Blue: Celadon Standing Ladle Holder (Ao: Seiji shaku tate), from the series Five Colors of Tea Utensils (Chaki goshiki)\r\n Artist: Kubo Shunman (Japanese, 1757–1820)

ca. 1818

Asian Art

On view, 4th floor, Special Exhibitions

窪俊満 「茶器五色 青 せい磁杓多て」 江戸時代

Some of Kubo Shunman’s prints, including this one and two others nearby, bear the seal “Shō sei,” or “made at Atelier Shō” (Shō being one of Shunman’s art names). It is believed that Shunman was engaged in studio production of surimono—that is, he designed the images, engraved the woodblocks, and probably hand-printed the final print as well. The dominant item in this print is a shakutate—a container for a long-handled fresh-water scoop for the tea ceremony—which is decorated with a pair of carp. The first poem states that it is a tea connoisseur’s dream to possess a “carp-eared” water-scoop holder like this. The third poem evokes the most popular tale associated with this water-scoop holder, when a carp successfully climbs up a rapid stream and becomes a flying dragon.


Surimono, shikishi-ban; polychrome woodblock print with brass pigment and gauffrage


sheet: 8 × 6 7/8 in. (20.3 × 17.5 cm)

Credit Line

Promised gift of Virginia Shawan Drosten and Patrick Kenadjian, B.A. 1970

Loan number



Edo period (1615–1868)


Note: This electronic record was created from historic documentation that does not necessarily reflect the Yale University Art Gallery’s complete or current knowledge about the object. Review and updating of records is ongoing.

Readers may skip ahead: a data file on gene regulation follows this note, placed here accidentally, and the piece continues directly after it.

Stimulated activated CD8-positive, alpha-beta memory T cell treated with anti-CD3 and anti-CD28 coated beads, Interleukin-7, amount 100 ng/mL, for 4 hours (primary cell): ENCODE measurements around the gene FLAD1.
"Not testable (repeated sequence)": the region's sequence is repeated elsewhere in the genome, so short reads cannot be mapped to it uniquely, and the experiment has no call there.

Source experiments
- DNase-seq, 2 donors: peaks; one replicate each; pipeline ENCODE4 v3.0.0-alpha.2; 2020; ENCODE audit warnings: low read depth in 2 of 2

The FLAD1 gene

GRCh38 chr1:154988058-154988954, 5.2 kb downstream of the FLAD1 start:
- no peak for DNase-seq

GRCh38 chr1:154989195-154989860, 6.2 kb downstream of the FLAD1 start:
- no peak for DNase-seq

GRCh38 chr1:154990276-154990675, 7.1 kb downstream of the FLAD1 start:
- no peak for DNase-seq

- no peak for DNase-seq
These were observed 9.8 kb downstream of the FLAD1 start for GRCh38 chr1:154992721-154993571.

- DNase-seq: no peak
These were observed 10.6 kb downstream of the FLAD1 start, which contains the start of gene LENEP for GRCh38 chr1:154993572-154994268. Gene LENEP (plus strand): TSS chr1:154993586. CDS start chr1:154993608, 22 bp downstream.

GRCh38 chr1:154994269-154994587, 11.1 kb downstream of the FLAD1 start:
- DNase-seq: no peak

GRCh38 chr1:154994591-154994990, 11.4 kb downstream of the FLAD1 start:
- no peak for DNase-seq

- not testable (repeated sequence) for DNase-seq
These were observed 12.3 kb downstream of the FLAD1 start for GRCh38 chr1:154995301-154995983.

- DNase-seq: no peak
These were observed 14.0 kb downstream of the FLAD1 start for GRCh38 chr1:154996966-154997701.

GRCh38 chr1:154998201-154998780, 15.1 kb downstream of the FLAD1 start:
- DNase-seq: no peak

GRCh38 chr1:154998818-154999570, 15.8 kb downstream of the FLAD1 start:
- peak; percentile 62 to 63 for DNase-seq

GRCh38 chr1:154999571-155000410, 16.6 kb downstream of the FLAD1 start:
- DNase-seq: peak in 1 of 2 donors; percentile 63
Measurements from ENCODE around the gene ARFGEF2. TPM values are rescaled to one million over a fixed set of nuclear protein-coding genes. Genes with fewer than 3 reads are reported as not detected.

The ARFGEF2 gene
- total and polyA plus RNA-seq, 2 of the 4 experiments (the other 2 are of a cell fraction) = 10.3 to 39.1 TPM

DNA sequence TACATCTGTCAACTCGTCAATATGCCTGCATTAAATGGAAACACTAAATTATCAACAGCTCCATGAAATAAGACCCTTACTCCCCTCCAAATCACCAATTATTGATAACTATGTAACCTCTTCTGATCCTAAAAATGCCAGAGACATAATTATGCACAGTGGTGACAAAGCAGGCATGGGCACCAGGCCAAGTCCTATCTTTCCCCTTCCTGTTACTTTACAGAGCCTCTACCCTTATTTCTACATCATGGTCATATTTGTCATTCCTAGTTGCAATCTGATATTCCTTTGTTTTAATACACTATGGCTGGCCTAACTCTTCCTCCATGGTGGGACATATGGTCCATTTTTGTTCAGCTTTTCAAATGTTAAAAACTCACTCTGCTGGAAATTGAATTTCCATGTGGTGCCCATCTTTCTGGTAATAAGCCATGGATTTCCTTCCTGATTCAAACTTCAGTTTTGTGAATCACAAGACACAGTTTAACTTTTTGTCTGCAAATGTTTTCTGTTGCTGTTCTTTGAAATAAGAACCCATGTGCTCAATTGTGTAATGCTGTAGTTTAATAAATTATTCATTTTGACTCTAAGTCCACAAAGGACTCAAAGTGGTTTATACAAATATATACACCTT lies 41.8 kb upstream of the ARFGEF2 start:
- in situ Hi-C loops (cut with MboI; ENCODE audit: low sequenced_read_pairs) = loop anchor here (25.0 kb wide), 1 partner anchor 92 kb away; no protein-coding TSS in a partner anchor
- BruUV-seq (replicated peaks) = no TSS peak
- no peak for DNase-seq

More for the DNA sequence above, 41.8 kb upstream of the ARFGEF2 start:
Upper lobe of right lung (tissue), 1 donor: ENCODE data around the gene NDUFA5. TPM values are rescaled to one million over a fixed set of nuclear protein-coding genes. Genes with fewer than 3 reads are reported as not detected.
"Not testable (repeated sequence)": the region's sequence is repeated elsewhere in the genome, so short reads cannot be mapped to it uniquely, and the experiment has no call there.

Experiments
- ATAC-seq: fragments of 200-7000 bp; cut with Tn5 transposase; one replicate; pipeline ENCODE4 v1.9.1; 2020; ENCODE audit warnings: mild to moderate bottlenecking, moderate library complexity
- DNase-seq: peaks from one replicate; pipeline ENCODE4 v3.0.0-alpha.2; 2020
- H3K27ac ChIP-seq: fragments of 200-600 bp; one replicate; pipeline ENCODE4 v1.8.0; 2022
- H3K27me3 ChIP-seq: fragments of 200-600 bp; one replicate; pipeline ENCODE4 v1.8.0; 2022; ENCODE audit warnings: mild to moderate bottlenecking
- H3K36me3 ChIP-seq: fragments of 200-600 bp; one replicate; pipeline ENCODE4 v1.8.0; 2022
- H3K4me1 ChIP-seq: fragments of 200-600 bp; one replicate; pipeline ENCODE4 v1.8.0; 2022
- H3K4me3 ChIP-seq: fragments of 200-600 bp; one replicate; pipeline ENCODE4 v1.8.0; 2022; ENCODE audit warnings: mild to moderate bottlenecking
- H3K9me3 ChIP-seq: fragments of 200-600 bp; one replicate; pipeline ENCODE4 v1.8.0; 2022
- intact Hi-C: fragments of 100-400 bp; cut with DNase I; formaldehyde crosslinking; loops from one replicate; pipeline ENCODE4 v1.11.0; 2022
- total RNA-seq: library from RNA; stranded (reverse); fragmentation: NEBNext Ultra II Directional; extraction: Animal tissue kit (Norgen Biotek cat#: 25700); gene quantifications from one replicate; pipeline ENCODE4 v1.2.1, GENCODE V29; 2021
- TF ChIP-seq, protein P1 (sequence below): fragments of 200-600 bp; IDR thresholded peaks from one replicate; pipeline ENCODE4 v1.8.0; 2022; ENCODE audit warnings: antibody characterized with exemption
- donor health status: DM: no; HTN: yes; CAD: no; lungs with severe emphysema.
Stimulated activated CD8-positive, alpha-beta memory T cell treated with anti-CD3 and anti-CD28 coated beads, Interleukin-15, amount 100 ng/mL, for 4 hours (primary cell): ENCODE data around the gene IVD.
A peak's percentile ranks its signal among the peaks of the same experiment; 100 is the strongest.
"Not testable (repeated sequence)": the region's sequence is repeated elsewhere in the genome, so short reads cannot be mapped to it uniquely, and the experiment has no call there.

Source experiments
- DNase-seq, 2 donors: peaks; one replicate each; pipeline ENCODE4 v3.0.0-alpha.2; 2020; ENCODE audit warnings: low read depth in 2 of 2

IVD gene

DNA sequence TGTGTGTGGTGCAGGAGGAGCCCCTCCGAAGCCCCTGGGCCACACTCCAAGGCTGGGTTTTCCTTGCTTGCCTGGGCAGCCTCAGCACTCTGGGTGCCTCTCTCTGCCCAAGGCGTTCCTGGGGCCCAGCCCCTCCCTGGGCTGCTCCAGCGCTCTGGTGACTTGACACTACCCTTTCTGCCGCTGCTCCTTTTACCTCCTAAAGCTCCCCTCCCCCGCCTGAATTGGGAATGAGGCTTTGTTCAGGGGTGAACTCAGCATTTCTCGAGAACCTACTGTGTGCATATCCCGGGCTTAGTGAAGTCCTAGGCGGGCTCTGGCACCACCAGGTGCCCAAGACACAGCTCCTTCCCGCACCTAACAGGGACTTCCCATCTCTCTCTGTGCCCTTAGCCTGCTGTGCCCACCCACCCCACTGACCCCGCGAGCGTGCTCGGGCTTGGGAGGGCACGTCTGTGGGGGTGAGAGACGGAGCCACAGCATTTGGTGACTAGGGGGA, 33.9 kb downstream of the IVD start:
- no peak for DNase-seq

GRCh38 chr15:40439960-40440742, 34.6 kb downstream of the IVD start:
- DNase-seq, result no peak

Joan B. Mirviss (dealer), New York; sold to Virginia Shawan Drosten and Patrick Kenadjian, Koenigstein im Taunus, Germany, 2012 (on loan to the Yale University Art Gallery, New Haven, Conn., 2017–present)
  • Sadako Ohki and Adam Haliburton, The Private World of Surimono: Japanese Prints from the Virginia Shawan Drosten and Patrick Kenadjian Collection (New Haven, Conn.: Yale University Art Gallery, 2020), 192–94, no. 52, ill
Object copyright
Additional information

Object/Work type

color woodcuts, surimono


Poem 1: Minezumi aratame Yūfūsha Umezuna:\r\n\r\nIt must be the reward\r\nfor good karma, \r\nthis carp-eared celadon--\r\na family treasure,\r\nand a tea lover's dream.\r\n\r\nPoem 2: Eirakutei Tomozuru:\r\n\r\nUnlidded, the clamshell \r\nsends forth the sun \r\nand an incense without flame, \r\nas a crane's feather duster dances, \r\nswept up in the spring.\r\n\r\n\r\nPoem 3:Garyōen:\r\n\r\n"Will I rise and become a dragon\r\nresiding in the clouds, \r\nor dwelling in the temple?" \r\nasks the auricle carp, \r\nclimbing the cascade.\r\n\r\nAH 2/9/2018; the poems 1 & 2 revised 7-22-18\r\n\r\n茶器五色尚製 Five Colors of Tea Utencils by Shou (Shunman)\r\n\r\n青 Blue\r\n\r\nせい磁杓多て Seiji shaku tate (Celadon Standing Ladle Holder)\r\n\r\nPoem 1: 峯住改雄風舎梅綱 Minezumi aratame Yūfūsha Umezuna \r\n\r\n茶を古のむ 人の果報や 是奈らん かさる青磁の 鯉の耳多ぶ\r\n\r\ncha wo konomu/ hito no kahō ya/ kore naran/ kazaru seiji no/ koi no mimi tabu\r\n\r\n\r\nPoem 2: 永楽亭友鶴 Eirakutei Tomozuru\r\n\r\n蛤の ふ多三*か多奈る 空多きに 立舞ふはるの 鶴の羽箒\r\n\r\nhamaguri no/ futa mi* gata naru/ karadaki ni/ tachi mau haru no/ tsuru no habōki\r\n\r\n*Futa means lids of containers, and there is a pun here. Futami ga ura is a famous bay near Ise, Mie prefecture famous for watching the sun rise\r\n. \r\n\r\nPoem 3: 臥竜園 Garyōen\r\n\r\n瀧つせ*を のほる鯉耳 出世し天 飛龍とやい者ん 天龍寺とやい者ん\r\n\r\ntakitsuse wo/ noboru koi mimi/ shusse shite/ hiryū to ya iwan/ tenryūji to ya iwan\r\n\r\n\r\n*瀧つ瀬=急流、たきつせ 早しにかかる枕詞\r\n\r\n\r\n


Shō sei (尚製 after the series title in red)

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